National Guard July 2012 : Page 46

EDUCATIONAL FOUNDATION NEWS Ordinary Objects, Extraordinary Stories The museum’s 9/11 Era Gallery will use some common objects to share some uncommon service HAT DO WE expect to see when we walk into a museum? Priceless, one-of-a-kind artifacts carefully en-closed in solid-glass cases? Rare images of histor-ical events? Descriptions of larger-than-life individuals who changed the course of history? What we really expect to see are stories—stories of peo-ple, of events, of change. The 9/11 Era Gallery, which will open in the National Guard Memorial Museum at the NGAUS headquarters in Washington, D.C., this fall, will be an exhibit full of incred-ible stories. A variety of artifacts and images, including two large pieces of steel from the World Trade Center in New York and uniforms worn by Guardsmen who responded in the aftermath of the terrorist attacks, will relate their own stories. Not all stories, however, are told by such impressive artifacts. Sometimes, the most or-dinary objects can tell the most meaningful stories. For example, a worn plastic Gatorade bottle could not possibly mean much in the wake of such an incredible tragedy as the one that occurred on Sept. 11, 2001—or could it? The bottle is nothing remarkable. Its label is missing and green tape covers its familiar orange cap. It is filled with grayish-white particles that resemble a mixture of salt and pepper or, more accurately, ash. If you saw it lying on the street, you would consider it simple urban litter. But this bottle is so much more than that. Loaned to the museum by Sgt. Howard Wulforst, a soldier with the New York Army Guard’s 2nd Squadron, 101st Cavalry, this artifact represents one man’s personal and professional response to the terrorist attacks. W Wulforst reported for “bridge and tun-nel” duty in the wake of 9/11, helping to secure New York City’s transportation net-works. Yet in addition to his assigned duties, he was also on a personal mission to find his uncle, Eamon McEneaney, an execu-tive who worked in the North Tower of the World Trade Center. Facing the grim reality that his uncle was dead and his remains might never be identified, Wulforst sought to give his fam-ily a physical means of finding, bringing home and mourning a lost loved one. One day he went to Ground Zero and, Gatorade bottle in hand, scooped a small pile of debris, “soft and rocky” as he recalls it. He planned to present the bottle to his uncle’s clos-est family members, but when McEneaney’s remains were unexpectedly identified, Wulforst instead had a historic ob-ject on his hands. The bottle will now sit in a case in the 9/11 Era Gallery. No less evocative than the two large pieces of World Trade Center steel that will reside in the same room, the bottle will stand as a remnant of a horrible national tragedy and a sym-bol of one man’s effort to grapple with a personal loss. It will encourage us to reflect and invite us to describe our own memories of 9/11. How many of us can connect, in one way or another, to that ordinary plastic bottle? What does the ash inside symbolize to us? What do we think about when we look at it? Since Wulforst loaned the Gatorade bottle to the museum, other Guardsmen who re-sponded at Ground Zero have mentioned similar stories of collecting debris from the ground and storing it in makeshift con-tainers. It is a common act of remembrance, a tangible reminder of what happened. This is the power of museums. They can place everyday objects, un-extraordinary things, in a context that suddenly gives them power. Museums make things speak to us in ways we could never imagine. They tell us a story, and they offer us the chance to tell stories of our own. —By Amelia Meyer The author is the archivist for the National Guard Educational Foundation. She can be reached at (202) 408-5887 and amelia. meyer@ngaus.org. 46 | Na tional Guard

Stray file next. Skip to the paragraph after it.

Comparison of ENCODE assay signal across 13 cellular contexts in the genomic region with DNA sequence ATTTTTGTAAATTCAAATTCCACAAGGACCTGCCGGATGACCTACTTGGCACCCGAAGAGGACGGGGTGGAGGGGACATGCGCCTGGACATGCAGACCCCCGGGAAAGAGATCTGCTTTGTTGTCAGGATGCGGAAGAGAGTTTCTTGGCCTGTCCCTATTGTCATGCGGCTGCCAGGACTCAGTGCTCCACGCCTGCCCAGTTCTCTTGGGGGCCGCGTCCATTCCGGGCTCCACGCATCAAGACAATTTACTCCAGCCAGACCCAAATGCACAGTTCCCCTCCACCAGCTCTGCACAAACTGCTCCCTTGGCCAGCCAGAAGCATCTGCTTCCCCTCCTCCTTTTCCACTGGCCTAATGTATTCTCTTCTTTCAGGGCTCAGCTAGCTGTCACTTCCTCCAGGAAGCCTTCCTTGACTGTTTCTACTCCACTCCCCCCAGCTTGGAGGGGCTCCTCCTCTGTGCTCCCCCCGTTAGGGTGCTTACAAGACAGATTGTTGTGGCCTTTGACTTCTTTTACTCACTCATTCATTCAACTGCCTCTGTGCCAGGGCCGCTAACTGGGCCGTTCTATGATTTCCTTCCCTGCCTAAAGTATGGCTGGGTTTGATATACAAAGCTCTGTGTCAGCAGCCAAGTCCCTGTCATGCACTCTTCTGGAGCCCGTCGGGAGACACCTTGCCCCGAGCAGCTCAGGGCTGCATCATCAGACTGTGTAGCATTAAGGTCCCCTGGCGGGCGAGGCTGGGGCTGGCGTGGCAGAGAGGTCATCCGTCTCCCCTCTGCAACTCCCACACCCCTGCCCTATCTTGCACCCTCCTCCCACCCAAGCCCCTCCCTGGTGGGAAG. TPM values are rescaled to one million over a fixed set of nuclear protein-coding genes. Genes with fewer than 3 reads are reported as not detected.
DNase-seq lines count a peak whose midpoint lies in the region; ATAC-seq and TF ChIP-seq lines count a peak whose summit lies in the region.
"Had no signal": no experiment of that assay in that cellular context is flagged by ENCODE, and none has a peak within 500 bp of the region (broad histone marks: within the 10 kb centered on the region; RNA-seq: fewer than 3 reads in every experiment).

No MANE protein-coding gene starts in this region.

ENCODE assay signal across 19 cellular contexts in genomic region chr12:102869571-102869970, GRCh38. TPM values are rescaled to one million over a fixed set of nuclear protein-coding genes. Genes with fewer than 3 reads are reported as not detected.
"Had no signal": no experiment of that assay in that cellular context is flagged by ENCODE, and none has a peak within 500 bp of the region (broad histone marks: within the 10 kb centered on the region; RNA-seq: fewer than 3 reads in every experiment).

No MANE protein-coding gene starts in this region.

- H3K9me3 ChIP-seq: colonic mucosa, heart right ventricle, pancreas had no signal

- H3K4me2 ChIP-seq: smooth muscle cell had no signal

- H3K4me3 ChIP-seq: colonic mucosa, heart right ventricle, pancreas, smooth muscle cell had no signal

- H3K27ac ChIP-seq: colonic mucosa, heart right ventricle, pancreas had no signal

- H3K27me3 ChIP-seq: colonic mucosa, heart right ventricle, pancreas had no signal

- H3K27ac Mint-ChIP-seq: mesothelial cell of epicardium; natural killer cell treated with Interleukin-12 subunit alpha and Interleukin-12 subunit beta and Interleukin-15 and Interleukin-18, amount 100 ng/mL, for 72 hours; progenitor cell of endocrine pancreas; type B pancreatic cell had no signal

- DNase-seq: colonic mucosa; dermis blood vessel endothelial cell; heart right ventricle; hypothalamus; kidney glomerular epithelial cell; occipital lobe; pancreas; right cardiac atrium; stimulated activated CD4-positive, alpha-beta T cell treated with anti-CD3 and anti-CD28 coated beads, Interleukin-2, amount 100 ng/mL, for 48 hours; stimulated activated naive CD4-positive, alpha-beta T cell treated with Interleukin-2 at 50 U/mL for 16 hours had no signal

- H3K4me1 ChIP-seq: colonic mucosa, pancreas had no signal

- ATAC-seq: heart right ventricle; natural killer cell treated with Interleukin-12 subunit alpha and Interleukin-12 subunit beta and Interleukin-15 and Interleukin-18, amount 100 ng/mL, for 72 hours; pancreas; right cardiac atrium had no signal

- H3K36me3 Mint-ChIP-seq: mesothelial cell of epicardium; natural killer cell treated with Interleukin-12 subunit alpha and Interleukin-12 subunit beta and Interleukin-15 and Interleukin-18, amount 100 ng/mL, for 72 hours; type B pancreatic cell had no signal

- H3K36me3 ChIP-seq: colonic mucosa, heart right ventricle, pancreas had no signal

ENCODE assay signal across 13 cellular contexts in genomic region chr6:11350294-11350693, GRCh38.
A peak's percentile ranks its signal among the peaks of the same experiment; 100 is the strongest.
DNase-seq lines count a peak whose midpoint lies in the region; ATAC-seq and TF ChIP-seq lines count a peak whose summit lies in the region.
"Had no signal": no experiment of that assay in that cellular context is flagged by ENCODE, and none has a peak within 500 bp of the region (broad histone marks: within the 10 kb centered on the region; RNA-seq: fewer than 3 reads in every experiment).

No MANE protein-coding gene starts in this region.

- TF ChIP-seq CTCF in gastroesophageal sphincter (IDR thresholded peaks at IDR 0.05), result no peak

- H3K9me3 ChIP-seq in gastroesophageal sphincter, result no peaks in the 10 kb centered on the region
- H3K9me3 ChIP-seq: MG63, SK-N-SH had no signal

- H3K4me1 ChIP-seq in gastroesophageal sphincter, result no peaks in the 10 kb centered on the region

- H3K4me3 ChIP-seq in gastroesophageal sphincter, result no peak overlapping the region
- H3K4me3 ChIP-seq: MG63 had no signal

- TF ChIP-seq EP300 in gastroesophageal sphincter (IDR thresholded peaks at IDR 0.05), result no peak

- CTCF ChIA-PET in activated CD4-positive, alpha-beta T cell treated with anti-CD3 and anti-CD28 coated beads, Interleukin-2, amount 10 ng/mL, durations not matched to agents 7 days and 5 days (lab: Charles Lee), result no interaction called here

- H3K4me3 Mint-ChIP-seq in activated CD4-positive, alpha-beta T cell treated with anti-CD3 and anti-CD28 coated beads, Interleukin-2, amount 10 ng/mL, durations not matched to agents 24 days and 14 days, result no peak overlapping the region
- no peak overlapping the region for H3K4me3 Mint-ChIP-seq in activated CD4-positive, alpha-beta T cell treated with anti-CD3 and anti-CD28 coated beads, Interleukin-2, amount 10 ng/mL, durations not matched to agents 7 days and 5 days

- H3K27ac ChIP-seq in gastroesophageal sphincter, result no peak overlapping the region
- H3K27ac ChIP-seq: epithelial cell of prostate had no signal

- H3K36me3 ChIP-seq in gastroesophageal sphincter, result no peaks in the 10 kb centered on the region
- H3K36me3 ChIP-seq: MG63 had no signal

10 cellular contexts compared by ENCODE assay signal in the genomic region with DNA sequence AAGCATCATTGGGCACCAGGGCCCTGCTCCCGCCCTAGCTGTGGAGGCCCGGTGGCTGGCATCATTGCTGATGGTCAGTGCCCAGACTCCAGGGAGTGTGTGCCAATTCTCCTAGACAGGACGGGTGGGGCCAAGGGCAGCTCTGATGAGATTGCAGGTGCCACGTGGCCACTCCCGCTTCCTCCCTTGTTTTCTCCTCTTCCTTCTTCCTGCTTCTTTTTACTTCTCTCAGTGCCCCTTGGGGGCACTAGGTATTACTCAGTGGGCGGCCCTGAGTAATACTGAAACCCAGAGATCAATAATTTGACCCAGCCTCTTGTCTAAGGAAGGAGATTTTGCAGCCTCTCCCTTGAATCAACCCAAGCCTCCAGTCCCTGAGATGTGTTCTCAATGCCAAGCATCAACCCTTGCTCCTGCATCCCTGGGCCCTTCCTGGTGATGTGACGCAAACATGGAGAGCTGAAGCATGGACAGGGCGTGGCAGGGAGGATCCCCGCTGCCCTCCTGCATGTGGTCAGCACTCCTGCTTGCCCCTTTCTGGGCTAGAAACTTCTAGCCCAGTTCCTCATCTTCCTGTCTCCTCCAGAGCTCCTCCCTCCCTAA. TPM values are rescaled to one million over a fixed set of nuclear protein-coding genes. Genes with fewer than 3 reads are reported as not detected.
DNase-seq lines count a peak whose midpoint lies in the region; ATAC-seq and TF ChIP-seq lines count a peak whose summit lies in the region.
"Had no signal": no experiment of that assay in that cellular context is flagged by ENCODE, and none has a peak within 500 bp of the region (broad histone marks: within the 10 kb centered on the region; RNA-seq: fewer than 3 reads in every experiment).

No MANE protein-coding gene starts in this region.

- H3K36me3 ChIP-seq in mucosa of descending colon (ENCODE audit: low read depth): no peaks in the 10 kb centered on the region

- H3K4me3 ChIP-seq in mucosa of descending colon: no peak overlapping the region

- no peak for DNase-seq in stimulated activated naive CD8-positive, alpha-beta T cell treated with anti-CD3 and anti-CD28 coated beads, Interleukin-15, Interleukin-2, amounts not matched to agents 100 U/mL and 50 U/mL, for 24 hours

Educational Foundation News

Amelia Meyer

Ordinary Objects, Extraordinary Stories <br /> <br /> The museum’s 9/11 Era Gallery will use some common objects to share some uncommon service<br /> <br /> WHAT DO WE expect to see when we walk into a museum?<br /> <br /> Priceless, one-of-a-kind artifacts carefully enclosed in solid-glass cases? Rare images of historical events? Descriptions of larger-than-life individuals who changed the course of history?<br /> <br /> What we really expect to see are stories—stories of people, of events, of change.<br /> <br /> The 9/11 Era Gallery, which will open in the National Guard Memorial Museum at the NGAUS headquarters in Washington, D.C., this fall, will be an exhibit full of incredible stories.<br /> <br /> A variety of artifacts and images, including two large pieces of steel from the World Trade Center in New York and uniforms worn by Guardsmen who responded in the aftermath of the terrorist attacks, will relate their own stories.<br /> <br /> Not all stories, however, are told by such impressive artifacts. Sometimes, the most ordinary objects can tell the most meaningful stories.<br /> <br /> For example, a worn plastic Gatorade bottle could not possibly mean much in the wake of such an incredible tragedy as the one that occurred on Sept. 11, 2001—or could it?<br /> <br /> The bottle is nothing remarkable. Its label is missing and green tape covers its familiar orange cap. It is filled with grayishwhite particles that resemble a mixture of salt and pepper or, more accurately, ash.<br /> <br /> If you saw it lying on the street, you would consider it simple urban litter. But this bottle is so much more than that.<br /> <br /> Loaned to the museum by Sgt. Howard Wulforst, a soldier with the New York Army Guard’s 2nd Squadron, 101st Cavalry, this artifact represents one man’s personal and professional response to the terrorist attacks.<br /> <br /> Wulforst reported for “bridge and tunnel” duty in the wake of 9/11, helping to secure New York City’s transportation networks.<br /> <br /> Yet in addition to his assigned duties, he was also on a personal mission to find his uncle, Eamon McEneaney, an executive who worked in the North Tower of the World Trade Center.<br /> <br /> Facing the grim reality that his uncle was dead and his remains might never be identified, Wulforst sought to give his family a physical means of finding, bringing home and mourning a lost loved one.<br /> <br /> One day he went to Ground Zero and, Gatorade bottle in hand, scooped a small pile of debris, “soft and rocky” as he recalls it. He planned to present the bottle to his uncle’s closest family members, but when McEneaney’s remains were unexpectedly identified, Wulforst instead had a historic object on his hands.<br /> <br /> The bottle will now sit in a case in the 9/11 Era Gallery.<br /> <br /> No less evocative than the two large pieces of World Trade Center steel that will reside in the same room, the bottle will stand as a remnant of a horrible national tragedy and a symbol of one man’s effort to grapple with a personal loss.<br /> <br /> It will encourage us to reflect and invite us to describe our own memories of 9/11.<br /> <br /> How many of us can connect, in one way or another, to that ordinary plastic bottle? What does the ash inside symbolize to us? What do we think about when we look at it?<br /> <br /> Since Wulforst loaned the Gatorade bottle to the museum, other Guardsmen who responded at Ground Zero have mentioned similar stories of collecting debris from the ground and storing it in makeshift containers.<br /> <br /> It is a common act of remembrance, a tangible reminder of what happened.<br /> <br /> This is the power of museums. They can place everyday objects, un-extraordinary things, in a context that suddenly gives them power.<br /> <br /> Museums make things speak to us in ways we could never imagine. They tell us a story, and they offer us the chance to tell stories of our own.<br /> <br /> —By Amelia Meyer<br /> <br /> The author is the archivist for the National Guard Educational Foundation. She can be reached at (202) 408-5887 and amelia. Meyer@ngaus.org.